Miracles: The Canton Godfather (1989) Movie Review

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“The Canton Godfather” (also known as “Mr. Canton and Lady Rose” and “Miracles”) is another Hong Kong classic which has been digitally remastered on DVD by Joy Sales. The film, which was originally released back in 1989, was directed, written by and starred Jackie Chan, and apparently remains one of his favourite productions due to the fact that it was one of the few where he enjoyed total artistic control. He used this freedom to craft an extravagantly realised action comedy, packing in plenty of wacky fun, musical numbers and innovative fight scenes.

The film features a superb supporting cast of favourites such as Anita Mui and Bill Tong, and was a hit not only with audiences, but with the critics as well, with Chan winning himself a Best Actor nomination at the 9th Hong Kong Film Awards. Its worth noting for fans that this new DVD release, in addition to boasting significantly improved picture and sound quality, also contains a handful of scenes from the Taiwanese cut of the film, previously unseen and unavailable.

Set in the 1930s, the film begins with Cheng Wan Kuo (Chan), a poor and naive country boy who comes to the big city and ends up rescuing a top gang boss, who names Kuo the new leader with his dying breath. Kuo attributes this sudden change in fortune to having bought a rose from an elderly flower seller called Madam Rose, and comes to rely on her for luck as he tries to adjust to his new life. Trying to move the gang away from robbery and other criminal activities, Kuo opens up a nightclub, grooming a young girl called Yang Luming (Mui) into the lead attraction.

When Madam Rose’s daughter, who knows nothing of her mother’s lowly occupation announces that she and her wealthy fianc’ are coming to visit, the big hearted gangster agrees to help, doing everything he can to create the illusion that Madam Rose is actually a high flying socialite. Of course, things don’t all go as planned. Also, Kuo has to deal with rival gangs and a sneaky police inspector, not to mention the daily business of running a criminal empire.

Anyone expecting explosive action may well be disappointed with “The Canton Godfather”, as the film is a loose adaptation of Frank Capra’s “A Pocketful of Miracles”, and as such is a whimsical comedy of miracles and mishaps. Thankfully, Chan proves every bit as good at screwball farce as he is at martial arts, and the film is wonderfully entertaining throughout, with a winning sweet nature that is hard to resist. Chan’s weak willed though good hearted gang boss is frequently hilarious as he attempts to make everyone happy, and spending most of the film rushing around at Mui’s beck and call.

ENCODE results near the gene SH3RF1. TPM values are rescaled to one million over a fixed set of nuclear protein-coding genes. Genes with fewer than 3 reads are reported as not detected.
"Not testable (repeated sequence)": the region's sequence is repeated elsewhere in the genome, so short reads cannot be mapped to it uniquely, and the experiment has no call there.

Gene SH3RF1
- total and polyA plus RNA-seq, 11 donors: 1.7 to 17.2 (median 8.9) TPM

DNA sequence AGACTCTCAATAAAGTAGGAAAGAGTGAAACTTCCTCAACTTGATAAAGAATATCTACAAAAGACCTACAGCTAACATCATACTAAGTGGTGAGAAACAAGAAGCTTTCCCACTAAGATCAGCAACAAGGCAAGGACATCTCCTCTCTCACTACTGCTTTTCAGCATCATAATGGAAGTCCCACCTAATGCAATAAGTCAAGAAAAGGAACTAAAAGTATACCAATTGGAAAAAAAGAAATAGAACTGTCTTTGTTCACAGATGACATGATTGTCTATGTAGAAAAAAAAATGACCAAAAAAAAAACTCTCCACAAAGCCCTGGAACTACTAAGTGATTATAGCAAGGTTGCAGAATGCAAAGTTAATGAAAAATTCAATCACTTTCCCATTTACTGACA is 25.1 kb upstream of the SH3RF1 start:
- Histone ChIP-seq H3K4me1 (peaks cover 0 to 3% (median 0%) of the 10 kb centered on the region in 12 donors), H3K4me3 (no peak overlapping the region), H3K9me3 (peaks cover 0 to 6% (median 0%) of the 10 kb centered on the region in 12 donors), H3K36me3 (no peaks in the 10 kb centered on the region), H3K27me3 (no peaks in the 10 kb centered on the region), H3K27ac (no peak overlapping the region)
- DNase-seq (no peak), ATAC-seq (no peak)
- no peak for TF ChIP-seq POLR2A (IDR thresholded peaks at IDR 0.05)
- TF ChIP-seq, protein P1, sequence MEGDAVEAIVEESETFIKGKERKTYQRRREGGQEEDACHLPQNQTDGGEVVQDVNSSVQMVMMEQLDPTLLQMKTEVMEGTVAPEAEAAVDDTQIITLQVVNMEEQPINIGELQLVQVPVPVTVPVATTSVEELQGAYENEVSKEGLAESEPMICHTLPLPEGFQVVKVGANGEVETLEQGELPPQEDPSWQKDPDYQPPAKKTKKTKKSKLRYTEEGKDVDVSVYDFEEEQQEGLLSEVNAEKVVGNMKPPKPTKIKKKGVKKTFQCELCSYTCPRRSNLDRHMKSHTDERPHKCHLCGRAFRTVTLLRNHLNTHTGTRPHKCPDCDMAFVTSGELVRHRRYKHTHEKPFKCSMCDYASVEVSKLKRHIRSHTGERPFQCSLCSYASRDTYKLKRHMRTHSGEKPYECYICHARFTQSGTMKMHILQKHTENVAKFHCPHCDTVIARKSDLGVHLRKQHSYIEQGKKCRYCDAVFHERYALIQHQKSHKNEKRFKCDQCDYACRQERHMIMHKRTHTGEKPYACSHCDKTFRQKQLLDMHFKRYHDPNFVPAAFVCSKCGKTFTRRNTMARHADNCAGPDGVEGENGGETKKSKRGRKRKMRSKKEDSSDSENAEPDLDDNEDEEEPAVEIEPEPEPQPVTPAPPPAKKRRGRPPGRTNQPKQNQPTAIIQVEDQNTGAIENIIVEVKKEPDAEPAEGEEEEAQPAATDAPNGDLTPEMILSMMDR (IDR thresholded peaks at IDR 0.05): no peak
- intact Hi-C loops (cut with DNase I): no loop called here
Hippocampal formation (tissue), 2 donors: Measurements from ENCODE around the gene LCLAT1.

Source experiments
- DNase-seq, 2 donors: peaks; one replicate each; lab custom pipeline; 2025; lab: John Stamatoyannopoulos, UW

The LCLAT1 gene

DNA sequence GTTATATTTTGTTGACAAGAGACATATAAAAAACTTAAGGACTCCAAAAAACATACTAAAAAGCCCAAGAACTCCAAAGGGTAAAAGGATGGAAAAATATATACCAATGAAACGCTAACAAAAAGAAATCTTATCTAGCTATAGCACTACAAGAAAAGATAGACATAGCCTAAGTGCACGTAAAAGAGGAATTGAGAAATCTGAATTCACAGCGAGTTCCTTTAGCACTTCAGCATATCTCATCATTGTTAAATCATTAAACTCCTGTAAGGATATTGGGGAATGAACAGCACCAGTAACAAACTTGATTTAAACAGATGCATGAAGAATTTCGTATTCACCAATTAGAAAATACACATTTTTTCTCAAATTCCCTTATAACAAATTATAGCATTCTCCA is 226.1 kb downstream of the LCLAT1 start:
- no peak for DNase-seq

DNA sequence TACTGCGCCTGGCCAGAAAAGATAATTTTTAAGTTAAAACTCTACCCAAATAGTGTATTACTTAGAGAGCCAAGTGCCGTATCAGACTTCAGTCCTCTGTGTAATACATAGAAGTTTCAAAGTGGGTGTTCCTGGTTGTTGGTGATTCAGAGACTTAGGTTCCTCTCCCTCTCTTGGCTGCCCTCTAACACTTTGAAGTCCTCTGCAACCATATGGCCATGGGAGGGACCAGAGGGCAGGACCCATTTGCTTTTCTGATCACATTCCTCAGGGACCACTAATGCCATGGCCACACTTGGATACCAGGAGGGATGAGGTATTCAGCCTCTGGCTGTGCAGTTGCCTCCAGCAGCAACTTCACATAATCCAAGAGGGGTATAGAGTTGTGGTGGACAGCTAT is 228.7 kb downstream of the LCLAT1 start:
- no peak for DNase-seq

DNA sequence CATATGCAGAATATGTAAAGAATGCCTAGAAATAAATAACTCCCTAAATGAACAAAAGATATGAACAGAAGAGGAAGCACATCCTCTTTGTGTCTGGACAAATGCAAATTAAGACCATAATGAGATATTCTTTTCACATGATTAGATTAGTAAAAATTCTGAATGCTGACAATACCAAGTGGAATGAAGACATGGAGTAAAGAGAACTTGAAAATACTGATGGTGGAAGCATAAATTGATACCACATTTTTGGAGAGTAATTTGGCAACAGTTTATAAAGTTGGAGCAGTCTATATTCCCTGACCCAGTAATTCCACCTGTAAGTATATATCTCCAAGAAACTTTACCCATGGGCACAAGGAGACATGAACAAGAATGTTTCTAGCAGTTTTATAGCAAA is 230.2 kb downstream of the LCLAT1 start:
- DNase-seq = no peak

The plot itself, though simple, is well told and certainly keeps the viewer engaged, working well as a comedy of errors, with most of the laughs coming through incompetence or at the increasingly desperate situations that Chan gets himself into. As a result, the proceedings enjoy an amiable air throughout, and although there is a vague hint of satire at times, in general the comedy is far more good natured and less crude than in many other Hong Kong films.

The production was the most expensive from Hong Kong at the time, and the money spent certainly shows itself on screen, with the film providing lavish spectacle with beautifully designed and elaborate sets and costumes. This makes for atmospheric, enchanting viewing on a scale comparable to that of the Hollywood epics of old. The direction is excellent, with some great swooping camera work that makes the most of the locations, and a real cinematic flair which perfectly compliments the big budget gloss.

Although the film does not feature too much in the way of action, there are a few fight scenes which show Chan at his most creative and clearly enjoying himself on the elaborate and expensive sets. These work well to help pick up the occasionally flagging pace and provide a few thrills, and were spectacular enough to win the Best Action Choreography prize at the Hong Kong Film Awards.

“The Canton Godfather” is pretty much required viewing for Hong Kong film fans as a landmark production from one of the industry’s leading stars. It’s obvious that Chan poured his heart into the production, and his efforts certainly show on screen. “The Canton Godfather” is every bit as entertaining and amusing now as it was on its original release.

Jackie Chan (director) / Jackie Chan (screenplay)
CAST: Jackie Chan …. ‘Charlie’ Cheng Wah Kuo
Anita Mui …. Luming Yang
Ah Lei Gua …. Madam Kao
Chun Hsiang Ko …. Tiger
Ma Wu …. Uncle Hai
Bill Tung …. Tung


Buy Miracles: The Canton Godfather on DVD

Author: James Mudge

James is a Scottish writer based in London. He is one of BeyondHollywood.com’s oldest tenured movie reviewer, specializing in all forms of cinema from the Asian continent, as well as the angst-strewn world of independent cinema and the plasma-filled caverns of the horror genre. James can be reached at jamesmudge (at) btinternet.com, preferably with offers of free drinks.